Not minding the other challenges of Nigeria’s electricity sector, Chineme Okafor reports that the shortfall in gas supply and limitations of distribution networks were the two major constraints that continued to constrain power output in the first quarter of the year

Between January 2 and May 4, a period of about 123 days, and which marks the first quarter of 2018, available statistics on the state of affairs of Nigeria’s electricity industry indicated that two major constraints kept the industry on its toes.

Through these two specific constraints, which are gas supply deficits and distribution limitations, the sector has lost volumes of financial benefits that should have come to it, as well as energy that could have been generated and sent to consumers.

Combined with few cases of transmission and water management constraints, gas supply shortfalls and distribution limitations have, according to data obtained by THISDAY from the Advisory Power Team in the Office of the Vice President, Prof. Yemi Osinbajo, resulted in the loss of about 316,908 megawatts of electricity and circa N152.116 billion in revenue within Q1 2018.

On the average, the data indicated that circa 2,574.4MW of electricity was not available every day to Nigerians within the first 123 days or Q1 of 2018, while about N1.236 billion was also not gained within the period.
From THISDAY’s evaluative interactions with industry experts, these figures indicated the challenges of Nigeria’s power sector may have continued to stick with it irrespective of the federal government’s efforts in the sector so far.

Average data on constraints
From the data, the sector on January 2, 2018, recorded an average production of 3,475MW, down by 495MW from what was produced the previous day, and recorded a gas constraint figure of 2675.4MW, as well as line constraint of 58MW.
The sector continued to record gas constraints afterwards and on January 23, 2018 could not generate 2257MW on account of gas constraints.

A total of 164MW was not generated due to unavailability of transmission infrastructure, while 291MW was not generated due to high frequency, resulting from unavailability of distribution infrastructure and 290MW was not generated due to unavailability of water.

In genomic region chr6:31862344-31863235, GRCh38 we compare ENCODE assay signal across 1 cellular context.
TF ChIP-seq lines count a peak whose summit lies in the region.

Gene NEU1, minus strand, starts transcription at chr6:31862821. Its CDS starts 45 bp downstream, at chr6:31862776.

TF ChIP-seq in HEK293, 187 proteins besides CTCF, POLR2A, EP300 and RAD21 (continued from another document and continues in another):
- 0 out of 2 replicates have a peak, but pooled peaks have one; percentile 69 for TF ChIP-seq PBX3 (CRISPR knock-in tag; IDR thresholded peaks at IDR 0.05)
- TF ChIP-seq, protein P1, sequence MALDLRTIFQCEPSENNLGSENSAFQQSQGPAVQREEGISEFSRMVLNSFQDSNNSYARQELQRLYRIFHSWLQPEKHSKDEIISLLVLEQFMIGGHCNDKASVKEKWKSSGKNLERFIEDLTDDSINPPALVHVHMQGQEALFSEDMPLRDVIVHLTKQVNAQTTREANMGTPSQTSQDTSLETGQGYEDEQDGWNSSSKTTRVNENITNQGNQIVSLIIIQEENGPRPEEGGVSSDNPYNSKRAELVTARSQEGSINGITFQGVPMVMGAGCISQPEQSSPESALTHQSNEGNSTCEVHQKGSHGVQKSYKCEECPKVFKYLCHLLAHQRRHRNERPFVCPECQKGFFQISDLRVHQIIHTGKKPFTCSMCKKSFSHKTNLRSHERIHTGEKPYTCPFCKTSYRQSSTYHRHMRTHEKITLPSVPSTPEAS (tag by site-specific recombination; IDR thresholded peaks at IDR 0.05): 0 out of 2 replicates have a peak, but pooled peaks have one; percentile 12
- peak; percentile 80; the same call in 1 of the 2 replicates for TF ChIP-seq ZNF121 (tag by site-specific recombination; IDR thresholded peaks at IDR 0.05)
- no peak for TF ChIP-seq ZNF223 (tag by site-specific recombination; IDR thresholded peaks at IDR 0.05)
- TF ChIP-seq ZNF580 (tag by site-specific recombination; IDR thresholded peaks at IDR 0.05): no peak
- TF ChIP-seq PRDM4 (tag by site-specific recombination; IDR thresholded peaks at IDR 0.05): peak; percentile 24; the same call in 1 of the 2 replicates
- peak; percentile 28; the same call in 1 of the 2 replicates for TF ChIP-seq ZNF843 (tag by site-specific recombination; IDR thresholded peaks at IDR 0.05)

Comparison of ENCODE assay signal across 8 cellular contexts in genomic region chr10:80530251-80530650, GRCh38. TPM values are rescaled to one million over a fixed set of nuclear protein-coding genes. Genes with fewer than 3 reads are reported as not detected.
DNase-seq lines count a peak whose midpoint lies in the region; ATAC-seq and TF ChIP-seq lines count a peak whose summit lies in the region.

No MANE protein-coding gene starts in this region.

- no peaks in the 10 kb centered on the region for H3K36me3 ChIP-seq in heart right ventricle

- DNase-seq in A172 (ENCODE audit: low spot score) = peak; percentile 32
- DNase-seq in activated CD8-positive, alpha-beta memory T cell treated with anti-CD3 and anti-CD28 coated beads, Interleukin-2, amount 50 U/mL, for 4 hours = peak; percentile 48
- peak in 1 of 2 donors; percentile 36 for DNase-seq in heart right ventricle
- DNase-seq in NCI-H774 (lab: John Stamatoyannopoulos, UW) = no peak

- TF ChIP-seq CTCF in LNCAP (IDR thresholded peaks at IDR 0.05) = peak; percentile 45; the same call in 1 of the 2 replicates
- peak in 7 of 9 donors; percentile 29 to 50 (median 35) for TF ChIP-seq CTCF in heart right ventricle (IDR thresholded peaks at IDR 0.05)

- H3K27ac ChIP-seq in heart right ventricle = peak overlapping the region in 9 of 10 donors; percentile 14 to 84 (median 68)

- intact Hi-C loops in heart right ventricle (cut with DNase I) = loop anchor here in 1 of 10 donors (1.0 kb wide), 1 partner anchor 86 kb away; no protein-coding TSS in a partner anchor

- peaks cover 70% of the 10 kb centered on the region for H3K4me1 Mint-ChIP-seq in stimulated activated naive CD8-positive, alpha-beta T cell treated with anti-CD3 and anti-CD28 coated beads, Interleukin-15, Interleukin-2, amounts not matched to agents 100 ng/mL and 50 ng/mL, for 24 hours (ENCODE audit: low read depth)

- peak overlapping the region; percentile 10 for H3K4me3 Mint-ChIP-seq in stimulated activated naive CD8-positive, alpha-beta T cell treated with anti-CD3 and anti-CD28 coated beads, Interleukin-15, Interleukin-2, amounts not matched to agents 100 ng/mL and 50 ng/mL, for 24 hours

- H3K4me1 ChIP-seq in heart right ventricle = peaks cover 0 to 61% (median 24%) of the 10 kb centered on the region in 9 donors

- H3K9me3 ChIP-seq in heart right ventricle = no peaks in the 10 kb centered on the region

At the end of January, 1189MW was not generated by the sector due to unavailability of gas, while 560MW was not generated due to high frequency resulting from unavailability of distribution infrastructure, 290MW was not generated due to unavailability of water.
Going into February, the sector continued to record gas and distribution constraints and according to the data, 4,063MW was generated on February 13, while 2044MW was not generated due to unavailability of gas and 288MW not generated due to high frequency resulting from unavailability of distribution infrastructure.

About 555MW was also not generated due to unavailability of transmission infrastructure and 145MW not generated due to unavailability of water.
On February 25 2018, the average power sent out was 3,801MW, while 1102MW was not generated due to unavailability of gas. Constraints from transmission and distribution resulted to the unavailability of 37MW and 1379.5MW of electricity respectively.

The sector continued to record constraints and on March 1, its constraints were collectively put at 2,123MW while 4,157MW was generated. Further into the month, another 2,071MW of electricity could not be put on the grid because of the constraints which gas supply and distribution infrastructure deficits dominated.

By the end of March, a total of 75,831MW which indicated an average of 2,446MW per day could not be generated to the national grid because of majorly gas and distribution constraints experienced by the sector.

Going further into April, the sector logged in a cumulative constraints record of 69,115MW, representing an average daily record of 2,304MW for the period. Its details indicated for instance that on April 17, the average power sent out was 4,170MW but 992MW was not generated due to unavailability of gas, 164.1MW due to unavailability of transmission infrastructure, and 490MW due to high frequency resulting from unavailability of distribution infrastructure. Water management constraints equally ensured that 190MW was not generated.

Again, on April 25, 4,078.79MW was generated to the grid, while 1,738.5MW was not due to unavailability of gas, 40MW due to unavailability of transmission infrastructure, and 1,092.1MW was due to high frequency resulting from unavailability of distribution infrastructure. 190MW was not generated due to water management.